After 35 years in the army, 15 charities, six overseas tours in four countries, three promotions, two children, and one wonderful wife, local dynamo and social benefactor Noel O’Callaghan managed to find the time to shoot the breeze with the Advertiser this week about his colourful career and his involvement with so many great causes around the Midlands.
Noel first came to Mullingar from Ballyfermot as a 17-year-old to sign up with the 4th Field Artillery Regiment in Mullingar, and a year later he married Breda.
“And 35 years later she still puts up with me. I often wonder how she does it,” said Noel.
Within two years he got his first stripes, and was promoted again to sergeant by the time he was 23.
“In those days that was rapid promotion,” said Noel.
He went on his first peacekeeping mission with General Vincent Savino to the Lebanon in 1978 as a 19-year-old corporal, and served in Tibnin and some smaller villages, and returned again within a year. Having since served with the UN in Eritrea, Kosovo, and Chad, Noel will return for a fourth time to Lebanon this June as Battalion Sergeant Major. (The part-time change of prefix for the Regimental Sergeant Major is because he is travelling with an infantry battalion. )
“That was a burner!” he said in reference to the trip to Chad in 2009, where temperatures occasionally hit 58 degrees Celsius and water was the premium resource in a landlocked country the size of France and Spain combined.
“You could have a 30 second shower once a day and if you weren’t finished, a hand would come in and drag you out, because there was a queue of 400 people waiting outside,” he remembered.
Noel’s first grandchild was born while he was on this mission, and was four months old when she finally got to meet him.
Considering this sort of sacrifice, the Advertiser asked him where was it the most difficult.
“Regardless of the year or location, each one was as challenging and diverse as each other,” said the RSM.
“It’s always about the people, whether it’s the troops you’re with or the people we’re there to protect,” he added.
“Regardless of the equipment we’ve had over the years, our best assets were the soldiers that served with us, although I’ve got to say, the equipment has come on leaps and bounds in the 31 years from my first  to last  deployment,” he continued, pointing out that the weaponry he and his colleagues have faced in this period has improved immeasurably.
However, as most of our readers know, Noel O’Callaghan is far more than just a career soldier, and over the last 20 years has got involved in an extraordinary 15 charities in and around the Midlands.
“The first one was when my kids [Rebecca and David] were young, and I noticed if you weren’t into sports in Mullingar, there was nothing in the town,” he said.
So over the next 10 months, Noel O’Callaghan put together a questionnaire and walked the town distributing, collecting, and collating the results.
From this he approached the National Youth Federation of Ireland for funds and was eventually successful.
“Between begging and screaming it took me about two years to do this but it’s still running,” he declared.
The headquarter of this facility is in Grange, with a second opening in D’Alton Park, as well as the offshoot EYE Project on Spoutwell Lane.
All three are affiliated with the Midlands Regional Youth Service in Athlone, of which Noel has been treasurer for the last six years.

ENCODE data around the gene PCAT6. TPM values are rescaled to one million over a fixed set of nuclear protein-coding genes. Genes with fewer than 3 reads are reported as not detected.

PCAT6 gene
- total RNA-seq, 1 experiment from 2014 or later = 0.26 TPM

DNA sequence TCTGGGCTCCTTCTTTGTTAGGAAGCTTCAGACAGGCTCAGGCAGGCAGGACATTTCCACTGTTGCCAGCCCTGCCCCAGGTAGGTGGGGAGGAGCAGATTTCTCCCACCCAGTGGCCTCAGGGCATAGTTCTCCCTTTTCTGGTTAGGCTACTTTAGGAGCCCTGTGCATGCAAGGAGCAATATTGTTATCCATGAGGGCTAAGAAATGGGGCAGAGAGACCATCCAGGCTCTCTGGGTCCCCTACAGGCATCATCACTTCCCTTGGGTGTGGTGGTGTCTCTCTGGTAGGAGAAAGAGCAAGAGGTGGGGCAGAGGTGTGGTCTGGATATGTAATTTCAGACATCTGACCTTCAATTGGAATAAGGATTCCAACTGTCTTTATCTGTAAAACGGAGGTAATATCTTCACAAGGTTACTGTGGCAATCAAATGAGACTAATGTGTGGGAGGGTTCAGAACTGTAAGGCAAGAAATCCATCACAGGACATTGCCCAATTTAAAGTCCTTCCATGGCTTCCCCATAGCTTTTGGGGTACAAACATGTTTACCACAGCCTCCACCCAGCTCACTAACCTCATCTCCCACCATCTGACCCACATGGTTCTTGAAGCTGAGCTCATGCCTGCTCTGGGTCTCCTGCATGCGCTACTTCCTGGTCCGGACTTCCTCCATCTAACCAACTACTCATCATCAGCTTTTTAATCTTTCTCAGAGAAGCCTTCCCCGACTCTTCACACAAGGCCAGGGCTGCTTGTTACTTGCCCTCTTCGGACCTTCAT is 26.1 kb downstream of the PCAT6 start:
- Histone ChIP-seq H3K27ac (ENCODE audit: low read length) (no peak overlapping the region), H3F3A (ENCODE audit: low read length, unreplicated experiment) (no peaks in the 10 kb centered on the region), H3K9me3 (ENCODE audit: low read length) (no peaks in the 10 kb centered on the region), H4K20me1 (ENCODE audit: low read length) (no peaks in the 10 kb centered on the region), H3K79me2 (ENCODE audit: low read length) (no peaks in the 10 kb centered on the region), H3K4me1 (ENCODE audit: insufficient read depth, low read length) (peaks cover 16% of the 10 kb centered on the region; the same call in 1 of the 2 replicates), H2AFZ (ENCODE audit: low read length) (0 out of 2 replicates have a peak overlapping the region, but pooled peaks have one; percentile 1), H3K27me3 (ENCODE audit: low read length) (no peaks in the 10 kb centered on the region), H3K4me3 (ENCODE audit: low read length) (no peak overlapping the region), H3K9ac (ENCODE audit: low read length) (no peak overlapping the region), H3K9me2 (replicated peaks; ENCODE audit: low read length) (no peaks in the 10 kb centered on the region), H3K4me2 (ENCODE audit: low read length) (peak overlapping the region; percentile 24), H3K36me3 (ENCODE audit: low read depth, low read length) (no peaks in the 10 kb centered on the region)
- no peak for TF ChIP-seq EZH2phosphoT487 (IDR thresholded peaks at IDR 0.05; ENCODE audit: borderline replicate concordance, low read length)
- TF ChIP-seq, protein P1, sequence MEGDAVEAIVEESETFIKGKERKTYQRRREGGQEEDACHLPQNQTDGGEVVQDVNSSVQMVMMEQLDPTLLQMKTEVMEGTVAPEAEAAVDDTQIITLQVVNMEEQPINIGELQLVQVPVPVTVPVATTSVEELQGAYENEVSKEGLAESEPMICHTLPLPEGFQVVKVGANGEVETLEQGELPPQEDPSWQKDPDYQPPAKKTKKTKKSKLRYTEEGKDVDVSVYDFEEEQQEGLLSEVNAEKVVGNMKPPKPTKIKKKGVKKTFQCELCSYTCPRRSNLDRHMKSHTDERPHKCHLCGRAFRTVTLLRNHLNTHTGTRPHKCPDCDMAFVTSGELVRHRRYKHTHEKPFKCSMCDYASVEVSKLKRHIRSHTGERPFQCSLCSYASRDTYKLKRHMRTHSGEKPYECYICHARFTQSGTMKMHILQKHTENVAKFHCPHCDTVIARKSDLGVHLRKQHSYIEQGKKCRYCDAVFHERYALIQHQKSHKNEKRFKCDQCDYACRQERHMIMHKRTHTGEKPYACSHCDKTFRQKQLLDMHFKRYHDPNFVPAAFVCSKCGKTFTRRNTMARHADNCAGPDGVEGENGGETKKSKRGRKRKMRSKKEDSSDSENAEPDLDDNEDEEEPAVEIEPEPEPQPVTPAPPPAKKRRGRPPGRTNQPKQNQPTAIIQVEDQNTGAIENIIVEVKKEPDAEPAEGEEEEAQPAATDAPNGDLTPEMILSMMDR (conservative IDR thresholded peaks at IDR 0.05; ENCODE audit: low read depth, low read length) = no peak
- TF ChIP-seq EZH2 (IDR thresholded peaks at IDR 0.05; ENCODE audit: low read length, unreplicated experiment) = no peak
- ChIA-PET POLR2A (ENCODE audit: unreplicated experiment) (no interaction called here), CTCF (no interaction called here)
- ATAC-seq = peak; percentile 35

Concurrent with the campaign, Noel has been a member of Vincent de Paul since 1990, having been brought into the fold by local leader and his retired boss, Colonel Enda Breslin.
The youth service he set up in Grange took four years to get opened, but in the ultimate tribute to such an endeavour, was opened by the President, Mary McAleese in 2009. She has been back twice to Westmeath to open similar facilities in Killucan and Ballymore.
From this Noel became the local representative with Westmeath Community Childcare Services, and is also the treasurer of this group.
“I would’ve visited every créche in the county, I’d be very active in that respect,” he admitted.
Not content to park anything on laurels, Noel has since founded the Mullingar Community Together to get facilities and amenities in estates around the town, and on the strength of that, the RAPID support fund got involved in Mullingar for the first time.
The RAPID project (Revitalising Areas by Planning, Investment and Development ) was developed in Dublin in the late 90s to bring amenities to the inner city.
“They had been in Athlone for years, and we couldn’t get them in,” said Noel who, unsurprisingly, is now chairman of RAPID in Mullingar.
Since then, he has become PRO for the St Patrick’s Day parade committee, which this year had more bands than the parade in Dublin, as well as a hand in the Open Door Project and the Mullingar Drugs Network.
“From that group, we became aware of a man trying to set up a Midlands branch of Living Links, a bereavement support group for people left behind by suicide,” said Noel.
“We’re trying to send a message to show there will always be somebody on the end of the phone, and we’re hoping to have a number manned 24/7,” he added.
When asked when was this going to go live he said: “Realistically, yesterday, but I’m pragmatic about funding in Ireland now”.
On Tuesday, April 26, at 6.30pm in the Annebrook Hotel Noel O’Callaghan will be rightfully acknowledged for his sterling selflessness over the years, when Living Links will make him its first ever patron.
It is the very least we can do.